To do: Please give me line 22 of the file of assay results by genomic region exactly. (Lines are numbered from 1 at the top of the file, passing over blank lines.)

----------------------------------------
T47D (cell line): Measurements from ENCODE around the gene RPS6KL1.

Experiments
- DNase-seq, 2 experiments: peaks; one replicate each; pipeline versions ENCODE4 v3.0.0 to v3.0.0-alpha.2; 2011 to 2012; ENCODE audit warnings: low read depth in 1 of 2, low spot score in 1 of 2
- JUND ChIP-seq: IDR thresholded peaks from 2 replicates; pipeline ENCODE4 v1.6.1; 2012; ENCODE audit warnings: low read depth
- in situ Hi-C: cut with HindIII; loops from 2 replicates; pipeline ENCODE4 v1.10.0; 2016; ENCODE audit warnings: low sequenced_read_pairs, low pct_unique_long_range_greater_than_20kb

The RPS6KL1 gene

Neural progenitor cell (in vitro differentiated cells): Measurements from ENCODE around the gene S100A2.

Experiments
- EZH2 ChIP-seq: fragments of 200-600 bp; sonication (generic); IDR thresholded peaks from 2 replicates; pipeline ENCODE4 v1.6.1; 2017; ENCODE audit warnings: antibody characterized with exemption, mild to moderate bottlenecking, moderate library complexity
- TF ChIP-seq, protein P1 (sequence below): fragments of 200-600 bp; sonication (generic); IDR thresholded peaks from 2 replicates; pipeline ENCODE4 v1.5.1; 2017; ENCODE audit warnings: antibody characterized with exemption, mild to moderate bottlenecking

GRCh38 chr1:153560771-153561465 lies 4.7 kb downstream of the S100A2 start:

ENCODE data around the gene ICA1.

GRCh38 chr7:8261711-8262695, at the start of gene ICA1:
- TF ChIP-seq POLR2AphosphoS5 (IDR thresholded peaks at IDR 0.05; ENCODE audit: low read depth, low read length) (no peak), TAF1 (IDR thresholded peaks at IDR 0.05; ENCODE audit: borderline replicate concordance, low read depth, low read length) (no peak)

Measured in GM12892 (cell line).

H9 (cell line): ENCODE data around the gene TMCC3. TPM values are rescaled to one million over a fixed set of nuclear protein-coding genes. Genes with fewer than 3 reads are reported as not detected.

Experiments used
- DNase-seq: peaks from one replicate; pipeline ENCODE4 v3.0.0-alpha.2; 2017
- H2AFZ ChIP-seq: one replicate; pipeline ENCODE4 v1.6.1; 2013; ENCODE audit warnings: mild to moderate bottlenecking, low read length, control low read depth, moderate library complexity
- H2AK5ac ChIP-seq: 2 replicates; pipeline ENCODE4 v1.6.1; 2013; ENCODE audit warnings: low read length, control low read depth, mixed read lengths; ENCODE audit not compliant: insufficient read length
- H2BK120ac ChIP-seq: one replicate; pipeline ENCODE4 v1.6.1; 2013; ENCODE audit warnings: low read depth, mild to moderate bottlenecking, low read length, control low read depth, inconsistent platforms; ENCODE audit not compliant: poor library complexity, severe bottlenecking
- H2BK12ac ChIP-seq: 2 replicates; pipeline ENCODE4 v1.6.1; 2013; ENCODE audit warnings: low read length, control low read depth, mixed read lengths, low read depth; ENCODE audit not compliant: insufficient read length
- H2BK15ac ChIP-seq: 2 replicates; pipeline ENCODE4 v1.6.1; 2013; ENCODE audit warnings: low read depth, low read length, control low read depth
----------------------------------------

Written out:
- H2BK12ac ChIP-seq: 2 replicates; pipeline ENCODE4 v1.6.1; 2013; ENCODE audit warnings: low read length, control low read depth, mixed read lengths, low read depth; ENCODE audit not compliant: insufficient read length